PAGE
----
Most progressive extended health insurance plans cover massage therapy treatments when provided by a Registered Massage Therapist. Most do not require a physician’s order for treatments, although a few may still have this requirement. Most plans require that the covered individual pay for the treatment and submit the expense for reimbursement. Contact your employer for more information.
Most Massage Therapists will require payment upon the provision of services. As most are operating as an independent practitioner, they are not in a position to provide credit, that is, wait until payment is received under extended health plans, before receiving payment. Discuss this with your Massage Therapist before treatment.
Will my Massage Therapist keep my information private?
As regulated health professionals, Massage Therapists are required as a part of the standards set by the College of Massage Therapists of Ontario to maintain the information you provide, both verbally and in written form, in the strictest of confidence.
In addition, Registered Massage Therapists are covered by Ontario’s Personal Health Information Protection Act, 2004. As a result, information that is collected about clients may be collected only with consent, may only be disclosed with consent or to your immediate health providers (circle of care), and must be secured and maintained. Any concerns about the requirements of this legislation or about whether a Registered Massage Therapist breached the requirements of the Act may be addressed to the Information and Privacy Commissioner of Ontario.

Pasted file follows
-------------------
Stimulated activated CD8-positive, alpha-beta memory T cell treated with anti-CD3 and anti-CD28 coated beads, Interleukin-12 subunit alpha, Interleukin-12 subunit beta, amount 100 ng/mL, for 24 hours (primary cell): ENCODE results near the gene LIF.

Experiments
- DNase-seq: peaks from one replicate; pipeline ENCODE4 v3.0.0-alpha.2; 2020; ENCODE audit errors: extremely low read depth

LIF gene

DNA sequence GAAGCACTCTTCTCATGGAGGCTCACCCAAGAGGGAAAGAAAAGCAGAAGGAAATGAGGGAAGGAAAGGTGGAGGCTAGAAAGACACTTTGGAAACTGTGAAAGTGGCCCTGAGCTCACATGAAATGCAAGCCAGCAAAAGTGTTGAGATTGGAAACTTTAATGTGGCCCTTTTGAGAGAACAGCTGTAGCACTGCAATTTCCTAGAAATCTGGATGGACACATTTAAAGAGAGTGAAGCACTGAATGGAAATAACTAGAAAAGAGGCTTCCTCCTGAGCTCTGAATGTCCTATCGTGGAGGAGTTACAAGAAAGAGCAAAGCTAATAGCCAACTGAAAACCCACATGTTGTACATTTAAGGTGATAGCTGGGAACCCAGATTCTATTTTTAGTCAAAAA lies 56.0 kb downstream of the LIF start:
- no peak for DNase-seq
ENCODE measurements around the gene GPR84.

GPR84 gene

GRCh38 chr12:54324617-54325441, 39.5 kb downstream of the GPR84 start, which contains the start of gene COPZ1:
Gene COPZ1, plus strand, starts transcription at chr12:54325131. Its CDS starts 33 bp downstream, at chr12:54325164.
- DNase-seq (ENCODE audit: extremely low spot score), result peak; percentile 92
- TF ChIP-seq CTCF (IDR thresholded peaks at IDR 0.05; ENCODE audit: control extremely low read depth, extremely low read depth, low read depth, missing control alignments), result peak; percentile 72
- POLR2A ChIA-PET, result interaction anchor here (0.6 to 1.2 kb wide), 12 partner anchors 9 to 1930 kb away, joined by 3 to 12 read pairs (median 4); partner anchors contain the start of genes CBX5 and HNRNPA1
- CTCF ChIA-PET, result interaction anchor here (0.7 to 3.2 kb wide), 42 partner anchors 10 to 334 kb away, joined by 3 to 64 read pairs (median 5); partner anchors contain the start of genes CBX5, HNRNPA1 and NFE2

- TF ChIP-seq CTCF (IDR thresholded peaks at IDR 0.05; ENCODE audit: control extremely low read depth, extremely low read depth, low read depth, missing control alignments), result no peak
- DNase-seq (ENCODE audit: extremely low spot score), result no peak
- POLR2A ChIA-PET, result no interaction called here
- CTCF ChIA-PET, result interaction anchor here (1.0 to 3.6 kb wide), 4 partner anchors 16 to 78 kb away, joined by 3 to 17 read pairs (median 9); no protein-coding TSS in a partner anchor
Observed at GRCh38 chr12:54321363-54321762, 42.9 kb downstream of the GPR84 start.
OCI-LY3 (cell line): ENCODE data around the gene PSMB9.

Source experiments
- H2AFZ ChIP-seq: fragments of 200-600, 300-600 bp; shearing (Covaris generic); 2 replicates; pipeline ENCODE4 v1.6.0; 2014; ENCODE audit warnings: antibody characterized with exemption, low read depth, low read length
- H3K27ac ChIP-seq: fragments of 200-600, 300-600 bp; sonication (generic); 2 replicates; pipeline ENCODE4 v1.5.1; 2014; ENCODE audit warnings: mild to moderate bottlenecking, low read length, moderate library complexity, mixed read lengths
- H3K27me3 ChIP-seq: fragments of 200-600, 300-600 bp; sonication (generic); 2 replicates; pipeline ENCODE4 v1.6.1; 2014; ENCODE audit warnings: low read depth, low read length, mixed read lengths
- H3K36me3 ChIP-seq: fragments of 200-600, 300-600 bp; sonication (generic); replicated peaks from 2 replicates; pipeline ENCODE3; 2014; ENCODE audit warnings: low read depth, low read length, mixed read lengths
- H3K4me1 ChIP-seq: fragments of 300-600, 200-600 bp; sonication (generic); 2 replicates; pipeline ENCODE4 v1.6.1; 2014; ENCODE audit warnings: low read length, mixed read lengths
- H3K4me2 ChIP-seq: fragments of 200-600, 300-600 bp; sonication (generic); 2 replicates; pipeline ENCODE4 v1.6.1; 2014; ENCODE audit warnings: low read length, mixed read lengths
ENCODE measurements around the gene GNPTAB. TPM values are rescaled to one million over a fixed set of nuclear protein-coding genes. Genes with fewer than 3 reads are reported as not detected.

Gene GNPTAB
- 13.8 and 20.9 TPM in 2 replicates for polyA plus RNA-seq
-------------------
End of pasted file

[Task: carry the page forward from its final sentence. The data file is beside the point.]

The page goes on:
How can I pay for massage therapy?
Many people pay for massage therapy through an insurance plan. When paying through an insurance plan, some massage therapists will bill directly while others will require payment from the client who then submits the claim to their insurance provider. Ask your Massage Therapist prior to initiating treatment.
Some insurance plans may require a physician’s referral prior to the start of massage therapy treatments while others allow treatment without referrals. Most plans have a maximum amount available.
The following is a summary of reimbursement options available:
- Employer Sponsored Extended Health Insurance Plans, which may be administered by private companies
- Consumer Purchased Extended Health Insurance Plans
- Veterans Affairs Canada, in the case of war veterans
- Private Automobile Insurance Companies, in the case of clients who are victims of motor vehicle accidents (under authority of the Auto Insurance Rate Stability Act, 1996)
- The Work Place Safety and Insurance Board (WSIB), in the case of workers injured on a work site (under the authority of the Workplace Safety and Insurance Act, 1997)
- The Royal Canadian Mounted Police (for members of the RCMP)
- Transportation to a massage therapy office may also be reimbursed to persons who qualify under the Ontario Disability Support Programme.